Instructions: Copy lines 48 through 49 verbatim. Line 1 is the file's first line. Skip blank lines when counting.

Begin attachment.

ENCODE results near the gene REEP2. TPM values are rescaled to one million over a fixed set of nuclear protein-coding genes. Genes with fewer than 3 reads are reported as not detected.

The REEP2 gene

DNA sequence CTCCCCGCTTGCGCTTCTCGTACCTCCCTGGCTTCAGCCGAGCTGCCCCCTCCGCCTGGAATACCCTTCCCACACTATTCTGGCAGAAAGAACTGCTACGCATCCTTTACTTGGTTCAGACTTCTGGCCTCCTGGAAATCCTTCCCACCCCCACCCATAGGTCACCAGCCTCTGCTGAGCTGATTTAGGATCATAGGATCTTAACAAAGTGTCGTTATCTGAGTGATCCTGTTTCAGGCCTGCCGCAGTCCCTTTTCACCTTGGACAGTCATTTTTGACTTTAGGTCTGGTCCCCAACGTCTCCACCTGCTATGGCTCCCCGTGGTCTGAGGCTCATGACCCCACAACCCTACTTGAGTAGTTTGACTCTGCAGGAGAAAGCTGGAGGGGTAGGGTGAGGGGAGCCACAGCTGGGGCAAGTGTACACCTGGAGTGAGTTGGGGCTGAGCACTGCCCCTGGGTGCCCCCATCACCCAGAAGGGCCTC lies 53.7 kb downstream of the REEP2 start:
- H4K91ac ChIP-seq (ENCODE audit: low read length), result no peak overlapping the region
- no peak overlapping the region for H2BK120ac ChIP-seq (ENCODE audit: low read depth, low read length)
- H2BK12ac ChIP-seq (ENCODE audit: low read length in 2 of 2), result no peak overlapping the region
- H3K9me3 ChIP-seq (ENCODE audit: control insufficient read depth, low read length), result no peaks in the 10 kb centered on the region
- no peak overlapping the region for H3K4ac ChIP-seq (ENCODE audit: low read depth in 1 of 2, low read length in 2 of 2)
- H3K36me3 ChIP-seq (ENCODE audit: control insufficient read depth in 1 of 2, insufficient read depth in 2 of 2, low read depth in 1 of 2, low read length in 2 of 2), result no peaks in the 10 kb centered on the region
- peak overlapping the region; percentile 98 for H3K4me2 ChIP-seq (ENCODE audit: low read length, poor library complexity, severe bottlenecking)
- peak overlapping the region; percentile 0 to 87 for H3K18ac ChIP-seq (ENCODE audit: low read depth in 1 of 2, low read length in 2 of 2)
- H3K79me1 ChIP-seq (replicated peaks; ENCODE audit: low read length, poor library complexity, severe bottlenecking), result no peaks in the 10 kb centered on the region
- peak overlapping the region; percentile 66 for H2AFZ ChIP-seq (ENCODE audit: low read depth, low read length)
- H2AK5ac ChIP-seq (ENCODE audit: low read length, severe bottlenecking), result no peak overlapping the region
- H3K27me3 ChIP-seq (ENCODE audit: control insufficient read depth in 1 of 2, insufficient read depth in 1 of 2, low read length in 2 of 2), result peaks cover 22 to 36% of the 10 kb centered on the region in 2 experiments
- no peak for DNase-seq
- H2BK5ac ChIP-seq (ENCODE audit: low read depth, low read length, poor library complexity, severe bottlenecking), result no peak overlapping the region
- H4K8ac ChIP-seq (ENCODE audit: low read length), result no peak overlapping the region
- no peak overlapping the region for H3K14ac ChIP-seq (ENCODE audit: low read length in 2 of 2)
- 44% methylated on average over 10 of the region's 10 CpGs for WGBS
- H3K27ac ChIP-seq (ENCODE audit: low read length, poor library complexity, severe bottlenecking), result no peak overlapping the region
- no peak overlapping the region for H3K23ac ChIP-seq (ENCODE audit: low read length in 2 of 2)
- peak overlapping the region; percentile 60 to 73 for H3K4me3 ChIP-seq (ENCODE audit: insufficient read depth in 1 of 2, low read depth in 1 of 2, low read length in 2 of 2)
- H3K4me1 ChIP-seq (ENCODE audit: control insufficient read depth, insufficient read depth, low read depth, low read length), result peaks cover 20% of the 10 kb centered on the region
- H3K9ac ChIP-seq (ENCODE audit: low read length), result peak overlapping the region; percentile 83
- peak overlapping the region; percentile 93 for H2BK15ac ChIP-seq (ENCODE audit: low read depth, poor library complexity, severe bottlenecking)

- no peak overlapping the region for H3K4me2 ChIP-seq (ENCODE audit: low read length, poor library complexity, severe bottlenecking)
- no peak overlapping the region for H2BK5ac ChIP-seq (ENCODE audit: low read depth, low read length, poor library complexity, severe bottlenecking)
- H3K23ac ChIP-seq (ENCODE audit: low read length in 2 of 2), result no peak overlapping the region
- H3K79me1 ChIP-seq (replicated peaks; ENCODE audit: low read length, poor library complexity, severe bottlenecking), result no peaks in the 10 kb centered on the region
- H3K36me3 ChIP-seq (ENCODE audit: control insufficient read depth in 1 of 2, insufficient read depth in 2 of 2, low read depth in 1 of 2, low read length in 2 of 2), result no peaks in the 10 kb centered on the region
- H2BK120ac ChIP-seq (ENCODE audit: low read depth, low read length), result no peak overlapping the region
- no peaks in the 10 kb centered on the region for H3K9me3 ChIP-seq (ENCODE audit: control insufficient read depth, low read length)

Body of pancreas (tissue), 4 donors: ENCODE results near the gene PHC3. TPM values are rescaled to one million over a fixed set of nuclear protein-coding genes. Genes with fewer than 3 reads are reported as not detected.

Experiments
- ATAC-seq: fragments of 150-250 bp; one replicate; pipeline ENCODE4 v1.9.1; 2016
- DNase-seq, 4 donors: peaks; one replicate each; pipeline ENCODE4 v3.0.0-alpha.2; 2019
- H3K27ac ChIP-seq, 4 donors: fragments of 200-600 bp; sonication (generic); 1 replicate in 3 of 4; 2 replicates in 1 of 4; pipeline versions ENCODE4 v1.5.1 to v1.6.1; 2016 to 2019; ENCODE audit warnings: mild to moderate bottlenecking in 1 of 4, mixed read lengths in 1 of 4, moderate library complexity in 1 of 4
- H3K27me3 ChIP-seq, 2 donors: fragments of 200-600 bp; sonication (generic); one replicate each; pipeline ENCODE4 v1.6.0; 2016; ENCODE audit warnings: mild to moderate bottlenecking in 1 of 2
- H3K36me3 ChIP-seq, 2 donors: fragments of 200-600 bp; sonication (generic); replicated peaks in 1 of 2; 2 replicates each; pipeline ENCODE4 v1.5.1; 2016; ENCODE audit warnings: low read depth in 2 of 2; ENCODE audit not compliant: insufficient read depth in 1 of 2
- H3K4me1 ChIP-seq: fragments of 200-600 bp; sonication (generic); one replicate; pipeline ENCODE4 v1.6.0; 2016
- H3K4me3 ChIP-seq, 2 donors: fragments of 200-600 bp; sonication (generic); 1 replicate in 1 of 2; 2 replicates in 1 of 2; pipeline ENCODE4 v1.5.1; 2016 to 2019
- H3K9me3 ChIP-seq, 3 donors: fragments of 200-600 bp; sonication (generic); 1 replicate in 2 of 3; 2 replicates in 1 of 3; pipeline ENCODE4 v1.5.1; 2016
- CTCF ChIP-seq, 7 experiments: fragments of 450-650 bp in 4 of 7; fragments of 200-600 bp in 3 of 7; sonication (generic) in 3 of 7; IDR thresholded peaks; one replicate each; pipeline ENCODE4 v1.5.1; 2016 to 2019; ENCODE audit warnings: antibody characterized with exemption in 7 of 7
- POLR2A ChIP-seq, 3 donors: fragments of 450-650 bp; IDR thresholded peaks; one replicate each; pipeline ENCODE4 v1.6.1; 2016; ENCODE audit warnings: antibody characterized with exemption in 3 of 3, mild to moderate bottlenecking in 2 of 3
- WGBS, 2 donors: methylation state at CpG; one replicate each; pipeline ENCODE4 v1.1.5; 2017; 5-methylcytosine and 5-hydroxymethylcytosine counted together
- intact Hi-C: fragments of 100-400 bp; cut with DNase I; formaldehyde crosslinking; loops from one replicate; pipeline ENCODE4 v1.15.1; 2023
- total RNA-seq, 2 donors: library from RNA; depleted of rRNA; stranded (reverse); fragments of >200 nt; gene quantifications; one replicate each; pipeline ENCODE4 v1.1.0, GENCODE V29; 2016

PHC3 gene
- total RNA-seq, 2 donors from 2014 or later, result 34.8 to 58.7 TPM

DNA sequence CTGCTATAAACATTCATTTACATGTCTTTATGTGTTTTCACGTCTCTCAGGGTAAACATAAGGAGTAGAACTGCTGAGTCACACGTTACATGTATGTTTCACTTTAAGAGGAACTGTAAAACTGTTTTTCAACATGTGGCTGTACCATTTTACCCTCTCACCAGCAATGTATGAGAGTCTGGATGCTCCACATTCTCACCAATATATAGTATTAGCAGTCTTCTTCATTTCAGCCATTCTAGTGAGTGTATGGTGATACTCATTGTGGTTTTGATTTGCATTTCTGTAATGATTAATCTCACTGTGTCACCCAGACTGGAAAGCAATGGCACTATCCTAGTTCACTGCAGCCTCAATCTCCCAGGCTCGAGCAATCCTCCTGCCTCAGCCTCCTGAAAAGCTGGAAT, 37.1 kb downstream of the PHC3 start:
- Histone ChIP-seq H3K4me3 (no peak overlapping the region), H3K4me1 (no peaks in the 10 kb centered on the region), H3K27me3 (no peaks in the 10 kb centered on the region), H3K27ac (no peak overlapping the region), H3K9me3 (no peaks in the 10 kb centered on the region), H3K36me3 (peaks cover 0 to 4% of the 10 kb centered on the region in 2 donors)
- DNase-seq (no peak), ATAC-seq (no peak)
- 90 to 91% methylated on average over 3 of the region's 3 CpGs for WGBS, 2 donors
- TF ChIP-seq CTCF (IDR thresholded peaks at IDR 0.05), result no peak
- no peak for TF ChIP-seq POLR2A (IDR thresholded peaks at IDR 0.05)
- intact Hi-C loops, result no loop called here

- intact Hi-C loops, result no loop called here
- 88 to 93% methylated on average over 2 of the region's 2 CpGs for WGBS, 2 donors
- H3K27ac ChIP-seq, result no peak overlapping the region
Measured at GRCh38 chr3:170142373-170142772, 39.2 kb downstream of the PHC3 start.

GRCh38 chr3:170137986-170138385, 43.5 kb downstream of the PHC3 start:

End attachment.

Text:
- total RNA-seq, 2 donors: library from RNA; depleted of rRNA; stranded (reverse); fragments of >200 nt; gene quantifications; one replicate each; pipeline ENCODE4 v1.1.0, GENCODE V29; 2016

PHC3 gene